psul's sandbox
rating: 0+x

The shadows in the alley were ink. Tomàs felt like he was drowning.

The young woman's comatose weight dragged his arms downwards. He shouldn't leave her, but he couldn't afford to be found like this. She was wanted for questioning in the murder of Tomàs' friend, and Tomàs was a key witness. Then there was the fact that he had helped the Foundation to kidnap her, so that Craggs could wire her brain for remote control. Not to mention that she had been caught up in what seemed like an occult drug ring, who had tried to kill her.

Tomàs' thoughts spun faster and faster, immobilising him.

"You know, I think this means you're not getting lucky tonight after all."

The woman's voice cut like a knife through his mental bonds. Speaking English, an American accent. Tomàs couldn't see her. He turned to search, letting the nameless woman slide to the ground.

"I sincerely hope that's not how you treat all the women in your life, or we're not going to get along, Tomàs."

There - rising from the step in front of a darkened doorway. She was tall, maybe taller than him. Lank brown hair with a streak of cheap-looking pink through it, framing dark eyes that shone with feverish light.

"How did you - you were listening to me," said Tomàs, realising. How much had she heard?

The woman walked out towards him, gangling in ripped jeans and a t-shirt that read "Nomeansno". Something about her looked almost familiar.

"We don't have time for fucking around, Tomàs," she said. "My name is Veronica. You're going to help me."

"What do you mean?" asked Tomàs. Then, "Wait, you're in that band, right? I saw you in the paper."

Veronica waved him away. "I told you, we don't have time. I saw your little 'performance' on La Rambla, and I've seen enough to know that razor-shadow you torched was no special effect. Whoever you and she work for, whatever you're doing, you're in the same shit as me. So you're going to help me."

Frowning, Tomàs considered his options, none of them good. "Help you with what?" he said finally.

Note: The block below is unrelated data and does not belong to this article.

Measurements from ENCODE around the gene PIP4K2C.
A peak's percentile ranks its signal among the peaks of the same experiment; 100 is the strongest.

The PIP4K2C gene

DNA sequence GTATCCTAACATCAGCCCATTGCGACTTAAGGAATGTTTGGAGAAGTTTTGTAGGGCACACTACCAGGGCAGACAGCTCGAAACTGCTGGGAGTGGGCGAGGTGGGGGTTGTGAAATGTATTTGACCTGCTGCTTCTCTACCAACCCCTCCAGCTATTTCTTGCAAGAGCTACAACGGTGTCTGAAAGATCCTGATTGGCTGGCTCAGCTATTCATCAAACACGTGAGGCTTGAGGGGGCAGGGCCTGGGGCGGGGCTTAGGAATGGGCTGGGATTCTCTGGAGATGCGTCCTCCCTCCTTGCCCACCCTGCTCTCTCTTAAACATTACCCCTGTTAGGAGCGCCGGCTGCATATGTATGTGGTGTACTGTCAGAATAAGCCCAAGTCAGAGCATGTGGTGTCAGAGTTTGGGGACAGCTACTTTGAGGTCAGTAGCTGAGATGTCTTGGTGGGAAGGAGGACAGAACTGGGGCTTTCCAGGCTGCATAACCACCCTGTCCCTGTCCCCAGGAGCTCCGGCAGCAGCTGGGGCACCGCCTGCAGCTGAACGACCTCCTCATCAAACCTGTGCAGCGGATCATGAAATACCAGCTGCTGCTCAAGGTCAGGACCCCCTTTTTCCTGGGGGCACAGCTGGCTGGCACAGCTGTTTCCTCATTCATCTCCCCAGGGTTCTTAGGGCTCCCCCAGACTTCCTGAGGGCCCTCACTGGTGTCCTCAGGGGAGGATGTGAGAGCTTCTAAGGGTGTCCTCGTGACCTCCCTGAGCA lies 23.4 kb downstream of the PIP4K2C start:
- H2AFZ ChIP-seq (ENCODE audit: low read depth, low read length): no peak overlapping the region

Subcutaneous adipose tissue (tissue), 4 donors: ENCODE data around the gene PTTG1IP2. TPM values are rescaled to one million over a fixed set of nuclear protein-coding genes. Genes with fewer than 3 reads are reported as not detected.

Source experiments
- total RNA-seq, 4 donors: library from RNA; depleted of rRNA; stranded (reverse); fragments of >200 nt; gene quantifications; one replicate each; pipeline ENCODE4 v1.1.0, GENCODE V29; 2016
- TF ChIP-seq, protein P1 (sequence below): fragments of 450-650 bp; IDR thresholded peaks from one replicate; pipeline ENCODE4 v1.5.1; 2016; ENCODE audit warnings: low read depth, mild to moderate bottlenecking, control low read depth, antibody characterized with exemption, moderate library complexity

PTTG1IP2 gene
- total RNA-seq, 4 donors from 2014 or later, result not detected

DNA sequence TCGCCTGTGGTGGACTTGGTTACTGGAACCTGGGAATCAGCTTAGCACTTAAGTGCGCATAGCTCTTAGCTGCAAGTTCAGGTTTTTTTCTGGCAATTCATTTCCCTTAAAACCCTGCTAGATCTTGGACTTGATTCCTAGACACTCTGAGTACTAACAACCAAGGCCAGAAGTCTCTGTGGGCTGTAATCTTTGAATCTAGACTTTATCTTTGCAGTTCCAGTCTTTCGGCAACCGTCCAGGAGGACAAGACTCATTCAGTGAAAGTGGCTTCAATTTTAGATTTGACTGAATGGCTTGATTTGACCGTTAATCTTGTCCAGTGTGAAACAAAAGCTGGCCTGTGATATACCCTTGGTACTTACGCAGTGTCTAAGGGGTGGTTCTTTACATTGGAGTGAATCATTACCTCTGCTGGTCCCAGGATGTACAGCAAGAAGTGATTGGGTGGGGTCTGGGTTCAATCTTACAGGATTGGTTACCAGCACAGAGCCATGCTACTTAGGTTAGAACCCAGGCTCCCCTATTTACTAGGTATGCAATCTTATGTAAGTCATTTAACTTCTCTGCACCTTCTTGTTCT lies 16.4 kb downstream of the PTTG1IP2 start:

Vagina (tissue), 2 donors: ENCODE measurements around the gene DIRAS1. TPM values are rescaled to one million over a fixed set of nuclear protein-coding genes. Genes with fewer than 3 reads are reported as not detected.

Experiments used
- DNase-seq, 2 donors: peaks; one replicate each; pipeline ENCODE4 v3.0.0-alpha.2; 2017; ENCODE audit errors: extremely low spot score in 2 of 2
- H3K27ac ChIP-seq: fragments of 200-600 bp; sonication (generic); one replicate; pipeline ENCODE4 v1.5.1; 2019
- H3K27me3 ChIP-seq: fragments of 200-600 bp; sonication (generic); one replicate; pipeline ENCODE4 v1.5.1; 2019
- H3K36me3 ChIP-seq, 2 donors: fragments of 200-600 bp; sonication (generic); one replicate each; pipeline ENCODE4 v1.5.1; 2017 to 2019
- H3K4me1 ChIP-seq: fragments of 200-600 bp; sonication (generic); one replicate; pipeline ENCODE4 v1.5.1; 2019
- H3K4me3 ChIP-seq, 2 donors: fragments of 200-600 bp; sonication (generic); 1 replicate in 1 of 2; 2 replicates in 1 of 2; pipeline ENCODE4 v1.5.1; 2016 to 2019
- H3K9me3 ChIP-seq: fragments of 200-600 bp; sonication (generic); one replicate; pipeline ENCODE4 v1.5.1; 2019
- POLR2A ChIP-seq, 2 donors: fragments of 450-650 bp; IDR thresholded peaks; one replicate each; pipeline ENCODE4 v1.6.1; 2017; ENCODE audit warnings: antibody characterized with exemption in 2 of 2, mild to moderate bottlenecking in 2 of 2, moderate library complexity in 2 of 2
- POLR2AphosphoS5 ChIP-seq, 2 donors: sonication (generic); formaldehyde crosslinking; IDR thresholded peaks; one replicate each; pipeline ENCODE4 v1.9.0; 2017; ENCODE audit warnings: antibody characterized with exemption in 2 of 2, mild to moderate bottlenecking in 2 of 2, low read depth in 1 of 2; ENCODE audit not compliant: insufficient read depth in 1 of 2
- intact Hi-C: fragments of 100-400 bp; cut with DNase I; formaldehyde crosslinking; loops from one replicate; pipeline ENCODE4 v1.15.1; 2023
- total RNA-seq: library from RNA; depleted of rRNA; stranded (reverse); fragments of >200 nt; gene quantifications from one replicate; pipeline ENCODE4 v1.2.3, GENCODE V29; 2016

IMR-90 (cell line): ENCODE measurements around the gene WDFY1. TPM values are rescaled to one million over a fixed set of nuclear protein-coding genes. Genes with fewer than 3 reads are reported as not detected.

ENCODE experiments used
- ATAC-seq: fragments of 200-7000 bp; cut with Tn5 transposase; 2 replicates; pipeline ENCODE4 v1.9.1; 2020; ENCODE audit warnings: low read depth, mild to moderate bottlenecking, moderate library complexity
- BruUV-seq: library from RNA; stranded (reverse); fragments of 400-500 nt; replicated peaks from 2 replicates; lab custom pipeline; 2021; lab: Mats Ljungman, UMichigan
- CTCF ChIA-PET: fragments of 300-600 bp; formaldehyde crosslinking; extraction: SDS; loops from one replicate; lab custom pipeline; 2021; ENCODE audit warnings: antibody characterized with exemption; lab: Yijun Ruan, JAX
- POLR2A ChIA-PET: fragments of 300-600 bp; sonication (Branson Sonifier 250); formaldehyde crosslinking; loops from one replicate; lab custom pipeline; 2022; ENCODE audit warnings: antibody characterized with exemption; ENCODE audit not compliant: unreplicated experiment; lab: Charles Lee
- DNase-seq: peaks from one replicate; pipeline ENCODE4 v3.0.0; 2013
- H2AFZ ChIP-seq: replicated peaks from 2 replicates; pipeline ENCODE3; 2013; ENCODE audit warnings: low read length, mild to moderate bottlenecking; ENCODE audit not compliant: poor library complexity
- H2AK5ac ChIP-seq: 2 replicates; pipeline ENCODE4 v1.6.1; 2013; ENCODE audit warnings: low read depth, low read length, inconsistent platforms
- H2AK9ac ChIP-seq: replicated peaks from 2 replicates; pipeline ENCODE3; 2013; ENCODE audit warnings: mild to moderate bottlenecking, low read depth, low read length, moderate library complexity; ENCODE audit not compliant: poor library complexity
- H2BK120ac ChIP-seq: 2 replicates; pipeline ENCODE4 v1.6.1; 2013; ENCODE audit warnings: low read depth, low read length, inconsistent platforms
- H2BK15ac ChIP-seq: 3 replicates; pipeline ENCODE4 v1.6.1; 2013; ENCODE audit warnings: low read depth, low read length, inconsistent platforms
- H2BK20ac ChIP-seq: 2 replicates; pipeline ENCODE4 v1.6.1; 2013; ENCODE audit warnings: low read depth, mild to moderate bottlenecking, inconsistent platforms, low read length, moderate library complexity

"To hunt the fuckers who took my girlfriend." Veronica's jaw clenched, sharpening the words to hard edge.

She was already turning to the deeper darkness of the alley. A witness - Tomàs had to keep tabs on her until he could get amnestics. He looked back at the woman's body slumped on the ground.

Veronica saw the look as she turned. "You're an agent, she said. Can you call this in?"

Tomàs shook his head.

"Then don't use your phone. I'll call the ambulance on our way."

Things were moving too fast. "On our way where?"

"To the last place I saw Ashy. The place those assholes put a green patch on her arm. To Apagada."


The club was packed. Bodies pulsed in flashes of blinding white. Waves of abyssal bass deepened the darkness. Tomàs felt them both: palpable noise and writhing limbs.

Veronica was leading him further into the maelstrom. Her story, told in jagged shards, made little sense, but he understood enough. She was seeking the same men as he was. Pursuing, in fact. If he was driven, she was a fanatic. She pushed through the crowd's gyrations like a juggernaut.

Out of the corner of his eye, he saw a familiar face. Joan. He had been here with Tomàs and the others, the night Raf was murdered. He stood to the side of the club, near the bar.

Tomàs grabbed Veronica's arm, and she spun as if to strike him. The strobes amplified the intensity in her eyes. Tomàs held up a hand, then pointed towards Joan and pulled her along.

They emerged from the press in front of Joan, who was rocking drunkenly with the music's pulse. Veronica looked at his rough-shaven face and glanced skeptically at Tomàs. It was impossible to explain to her - everything was too loud. He tried to yell an introduction, but he could barely hear himself. Joan gave a snaggle-toothed grin, then leaned forward, putting a hand on Veronica's shoulder as he shouted something into her ear. To Tomàs' surprise, Veronica laughed. Joan chuckled, his paunch quivering under a too-tight shirt. Then he turned, beckoning, and they followed him through a staff door.

In the hallway beyond, the bass throb was lessened. Joan kept moving, leading them through a storeroom and down concrete stairs bleached by buzzing fluorescent bulbs. Tomàs hadn't realised that he worked at the club, but he supposed his sister must have mentioned it. She was better at keeping up with family.

At the bottom of the third flight was a bare room with several doors. Joan was about to open one, when Tomàs reached out to stop him. Joan's arm was warm, from the swarming club, or perhaps the alcohol.

"Joan, we can talk here," said Tomàs. "You work at the club, right? We need to ask you some questions."